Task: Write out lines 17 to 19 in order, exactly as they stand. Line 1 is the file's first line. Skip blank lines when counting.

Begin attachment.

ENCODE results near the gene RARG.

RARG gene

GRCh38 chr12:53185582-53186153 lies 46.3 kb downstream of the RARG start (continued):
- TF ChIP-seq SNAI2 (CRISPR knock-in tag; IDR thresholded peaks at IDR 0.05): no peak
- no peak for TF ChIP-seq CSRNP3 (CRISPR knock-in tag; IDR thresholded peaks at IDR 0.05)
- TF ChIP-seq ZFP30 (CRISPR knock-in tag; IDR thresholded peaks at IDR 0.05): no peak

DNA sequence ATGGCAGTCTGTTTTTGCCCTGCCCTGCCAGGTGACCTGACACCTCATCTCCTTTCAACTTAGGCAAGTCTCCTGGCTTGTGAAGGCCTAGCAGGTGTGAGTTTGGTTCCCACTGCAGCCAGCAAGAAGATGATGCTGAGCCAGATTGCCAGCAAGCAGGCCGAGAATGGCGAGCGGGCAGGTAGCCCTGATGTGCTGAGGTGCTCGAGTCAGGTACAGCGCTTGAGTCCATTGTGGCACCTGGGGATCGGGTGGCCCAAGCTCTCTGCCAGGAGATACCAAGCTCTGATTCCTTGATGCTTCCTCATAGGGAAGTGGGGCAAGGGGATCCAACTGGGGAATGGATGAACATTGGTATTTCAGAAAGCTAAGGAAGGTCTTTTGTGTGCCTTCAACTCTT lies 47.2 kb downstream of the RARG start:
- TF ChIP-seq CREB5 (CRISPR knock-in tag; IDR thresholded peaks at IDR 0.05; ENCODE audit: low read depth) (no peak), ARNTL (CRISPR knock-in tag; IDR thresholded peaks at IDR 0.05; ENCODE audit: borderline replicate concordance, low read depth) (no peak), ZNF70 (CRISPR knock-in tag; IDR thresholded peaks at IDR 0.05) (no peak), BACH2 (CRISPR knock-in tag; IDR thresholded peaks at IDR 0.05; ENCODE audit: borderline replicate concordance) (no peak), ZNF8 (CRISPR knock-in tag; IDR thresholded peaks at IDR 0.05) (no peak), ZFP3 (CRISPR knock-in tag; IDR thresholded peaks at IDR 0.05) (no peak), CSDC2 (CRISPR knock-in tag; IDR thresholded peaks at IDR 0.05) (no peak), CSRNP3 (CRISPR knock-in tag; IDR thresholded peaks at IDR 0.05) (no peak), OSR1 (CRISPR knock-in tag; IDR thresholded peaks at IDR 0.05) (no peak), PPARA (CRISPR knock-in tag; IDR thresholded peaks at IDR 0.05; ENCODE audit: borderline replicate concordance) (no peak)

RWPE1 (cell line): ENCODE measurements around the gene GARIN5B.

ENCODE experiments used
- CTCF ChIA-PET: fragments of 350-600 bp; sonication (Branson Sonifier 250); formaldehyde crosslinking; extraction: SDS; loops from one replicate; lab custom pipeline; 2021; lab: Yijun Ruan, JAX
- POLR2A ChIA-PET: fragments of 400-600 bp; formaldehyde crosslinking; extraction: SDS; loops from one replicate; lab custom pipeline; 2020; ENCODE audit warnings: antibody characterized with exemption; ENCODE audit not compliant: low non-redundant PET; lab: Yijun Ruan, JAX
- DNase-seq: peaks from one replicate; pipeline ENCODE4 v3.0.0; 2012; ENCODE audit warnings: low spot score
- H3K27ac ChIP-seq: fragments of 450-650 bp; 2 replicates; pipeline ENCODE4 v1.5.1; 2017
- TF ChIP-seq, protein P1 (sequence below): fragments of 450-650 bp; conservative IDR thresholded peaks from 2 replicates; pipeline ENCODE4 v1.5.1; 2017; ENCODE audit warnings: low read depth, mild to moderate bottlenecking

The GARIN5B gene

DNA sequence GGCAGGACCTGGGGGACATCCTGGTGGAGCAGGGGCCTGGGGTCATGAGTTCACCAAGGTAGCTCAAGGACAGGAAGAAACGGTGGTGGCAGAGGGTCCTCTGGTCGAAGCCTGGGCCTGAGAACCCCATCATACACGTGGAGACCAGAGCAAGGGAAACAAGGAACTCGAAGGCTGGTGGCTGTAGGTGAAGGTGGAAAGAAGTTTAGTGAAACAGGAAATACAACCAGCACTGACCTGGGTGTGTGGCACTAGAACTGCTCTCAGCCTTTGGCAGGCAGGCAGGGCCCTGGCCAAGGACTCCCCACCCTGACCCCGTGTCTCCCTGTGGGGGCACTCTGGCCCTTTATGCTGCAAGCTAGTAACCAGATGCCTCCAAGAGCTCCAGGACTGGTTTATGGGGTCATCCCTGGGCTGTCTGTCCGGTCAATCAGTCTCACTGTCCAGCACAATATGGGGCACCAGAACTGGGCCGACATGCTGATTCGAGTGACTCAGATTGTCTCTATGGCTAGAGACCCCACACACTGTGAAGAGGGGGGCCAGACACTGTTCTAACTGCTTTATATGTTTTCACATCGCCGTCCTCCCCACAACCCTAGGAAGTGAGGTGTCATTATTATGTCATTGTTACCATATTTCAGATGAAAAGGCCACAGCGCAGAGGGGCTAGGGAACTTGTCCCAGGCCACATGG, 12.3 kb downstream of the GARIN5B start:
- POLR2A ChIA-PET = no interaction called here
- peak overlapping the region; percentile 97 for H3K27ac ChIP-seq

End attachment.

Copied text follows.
DNA sequence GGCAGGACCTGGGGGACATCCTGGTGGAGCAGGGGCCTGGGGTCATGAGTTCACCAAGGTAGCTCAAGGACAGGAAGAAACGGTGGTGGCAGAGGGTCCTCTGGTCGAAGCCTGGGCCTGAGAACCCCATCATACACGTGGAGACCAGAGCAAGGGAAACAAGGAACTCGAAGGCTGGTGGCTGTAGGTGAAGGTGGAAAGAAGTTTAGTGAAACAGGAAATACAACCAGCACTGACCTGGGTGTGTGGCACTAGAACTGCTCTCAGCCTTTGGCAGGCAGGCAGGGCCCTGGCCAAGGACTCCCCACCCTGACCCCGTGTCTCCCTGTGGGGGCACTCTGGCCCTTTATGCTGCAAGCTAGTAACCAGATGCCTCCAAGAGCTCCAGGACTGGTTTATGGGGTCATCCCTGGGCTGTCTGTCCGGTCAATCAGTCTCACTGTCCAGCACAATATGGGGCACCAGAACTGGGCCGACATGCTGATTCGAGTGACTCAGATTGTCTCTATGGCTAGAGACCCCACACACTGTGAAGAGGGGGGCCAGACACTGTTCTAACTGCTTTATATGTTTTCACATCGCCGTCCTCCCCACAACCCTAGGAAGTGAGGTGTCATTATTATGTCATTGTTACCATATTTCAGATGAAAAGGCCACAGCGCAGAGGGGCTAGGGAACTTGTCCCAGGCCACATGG, 12.3 kb downstream of the GARIN5B start:
- POLR2A ChIA-PET = no interaction called here
- peak overlapping the region; percentile 97 for H3K27ac ChIP-seq